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Biden’s Keystone XL decision could be ‘tough’ moment for Canada, U.S. ties: senator

Click to play video 'Biden to push for united front to take on China: Senator Coons' Biden to push for united front to take on China: Senator Coons
WATCH: Biden to push for united front to take on China: Senator Coons

If president-elect Joe Biden follows through on a campaign promise to kill the Keystone XL pipeline, it could prove a challenging moment for the Canada-U.S. relationship, says one prominent Democrat.

In an interview with The West Block‘s Mercedes Stephenson, Delaware Democratic Sen. Chris Coons said while he is confident Biden and Prime Minister Justin Trudeau will have a “very good relationship,” there will be pressure points and one of those could well be any decision on the Keystone XL pipeline.

“A commitment to combating climate change is a core plank of the Biden-Harris incoming administration … and the Keystone XL pipeline plays a role in that,” said Coons, who spoke ahead of a virtual appearance at the Halifax International Security Forum.

“I’m going to have to leave that to serious and earnest and prompt negotiations between the incoming administration and the Canadian government, rather than my saying on a Sunday show what I believe will be the right thing for him to do, but that’s going to be a tough relationship moment for us.”

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Biden has long opposed the pipeline, which would move roughly 830,000 barrels a day of oil from Alberta to Nebraska, criticizing the “tarsands” as a “very, very high pollutant” in an interview with CNBC.

Natural Resources Minister Seamus O’Regan has said the Canadian government will continue advocating for the pipeline to the American government, and is “unwavering” in support for the project.

READ MORE: Canada’s support for Keystone XL ‘unwavering’ regardless of U.S. election: O’Regan

While Biden will not be inaugurated until Jan. 20, speculation is rife about who will be part of his cabinet.

Coons has been frequently mentioned in American media reports as among the possible contenders for the top post of secretary of state, a powerful post equivalent to a foreign affairs minister.

He has also been a vocal proponent of a bipartisan approach to “out-compete” China and noted that while there are areas where the U.S. will need to be able to work together with Beijing, the U.S. also needs “to prepare for the possibility of conflict with China.”

Coons, who currently sits on the U.S. Senate’s foreign relations committee, said it is clear at this point that the Chinese regime has no respect for the rule of law and that drawing allies closely together in a coordinated response will likely be a key focus going forward.

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“I think, first, that we are deeply grateful to our trusted partners in Canada for respecting the concerns raised by the United States in this warrant and for the ways in which this has challenged the Canadian-Chinese relationship,” said Coons, referring to the arrest of Huawei CFO Meng Wanzhou.

“The Chinese response, arresting without real basis — in fact, or law — Canadian citizens is just one more step that shows how under Xi Jinping, China has become more aggressive, not just regionally, but globally. They don’t respect intellectual property. They don’t respect the rule of law.”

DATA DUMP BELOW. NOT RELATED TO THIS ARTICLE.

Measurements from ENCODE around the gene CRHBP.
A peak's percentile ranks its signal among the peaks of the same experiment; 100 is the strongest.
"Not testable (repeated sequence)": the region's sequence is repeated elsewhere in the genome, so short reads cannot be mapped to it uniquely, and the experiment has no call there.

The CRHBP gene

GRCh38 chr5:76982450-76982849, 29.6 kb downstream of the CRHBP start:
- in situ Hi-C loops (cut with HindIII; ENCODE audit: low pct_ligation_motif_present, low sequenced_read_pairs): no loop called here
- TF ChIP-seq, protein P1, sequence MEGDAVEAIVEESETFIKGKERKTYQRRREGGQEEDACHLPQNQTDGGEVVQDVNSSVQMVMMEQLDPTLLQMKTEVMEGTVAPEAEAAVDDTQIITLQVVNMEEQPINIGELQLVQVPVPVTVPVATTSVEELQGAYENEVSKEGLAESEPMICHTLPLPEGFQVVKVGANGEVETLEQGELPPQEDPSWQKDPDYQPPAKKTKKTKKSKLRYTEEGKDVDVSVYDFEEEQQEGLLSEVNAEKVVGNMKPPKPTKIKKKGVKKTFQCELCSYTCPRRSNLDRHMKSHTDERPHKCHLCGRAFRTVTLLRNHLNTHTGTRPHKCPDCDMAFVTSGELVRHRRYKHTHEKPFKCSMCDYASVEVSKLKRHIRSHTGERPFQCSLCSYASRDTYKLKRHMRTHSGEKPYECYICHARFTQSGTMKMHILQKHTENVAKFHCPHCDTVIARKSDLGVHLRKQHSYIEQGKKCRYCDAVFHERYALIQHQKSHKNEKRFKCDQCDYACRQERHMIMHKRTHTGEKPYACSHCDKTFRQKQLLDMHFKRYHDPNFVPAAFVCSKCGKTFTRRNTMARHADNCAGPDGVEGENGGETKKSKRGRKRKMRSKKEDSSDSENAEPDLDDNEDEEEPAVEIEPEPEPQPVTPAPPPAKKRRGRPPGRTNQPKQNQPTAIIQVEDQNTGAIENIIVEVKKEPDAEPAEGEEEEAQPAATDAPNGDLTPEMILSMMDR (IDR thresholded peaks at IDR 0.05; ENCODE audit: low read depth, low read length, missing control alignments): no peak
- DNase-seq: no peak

Read more: Canadian ambassador granted virtual visits to 2 Michaels detained in China

“They, frankly, have coloured outside the lines of the international system for far too long. And president-elect Biden sees clearly the challenges that all of us who represent free societies, open market democracies, the challenge that we face from China,” Coons continued.

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“I believe he’ll pull our partners and our allies closer together to come up with a coordinated strategy.”

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Canada arrested Meng in December 2018 at the behest of American authorities, who have charged her and her company with dozens of counts related to allegedly violating sanctions on Iran and stealing corporate secrets. China arbitrarily detained two Canadians — Michael Kovrig and Michael Spavor — several days after Meng’s arrest in what officials from Beijing have repeatedly suggested was retaliation.

The arrest of Meng was in keeping with the longstanding extradition treaty between Canada and the U.S., under which Canadian courts have historically approved some 90 per cent of extradition requests.

Read more: Trudeau says no regrets for respecting treaty with arrest of Huawei’s Meng Wanzhou

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Prime Minister Justin Trudeau has said it is clear China “doesn’t seem to understand” the concept of judicial independence that underwrites the Canadian legal system.

“Do you think that might include dropping the extradition request for Meng Wanzhou or would it look more like president-elect Biden pushing harder on China to release the two Michaels?” asked Stephenson.

Coons said he can’t speak to what Biden might do but that “if it were up to me, I would be pressing harder on the Chinese to release these two Canadians who are held without cause and frankly, to consult closely with Prime Minister Trudeau, someone who I view as a close and trusted ally.”

“But frankly, in consultation with a partner and ally, we’d be asking — the president-elect would be asking — exactly what is in Canada’s best interest, as well as what’s in the United States best interests.”

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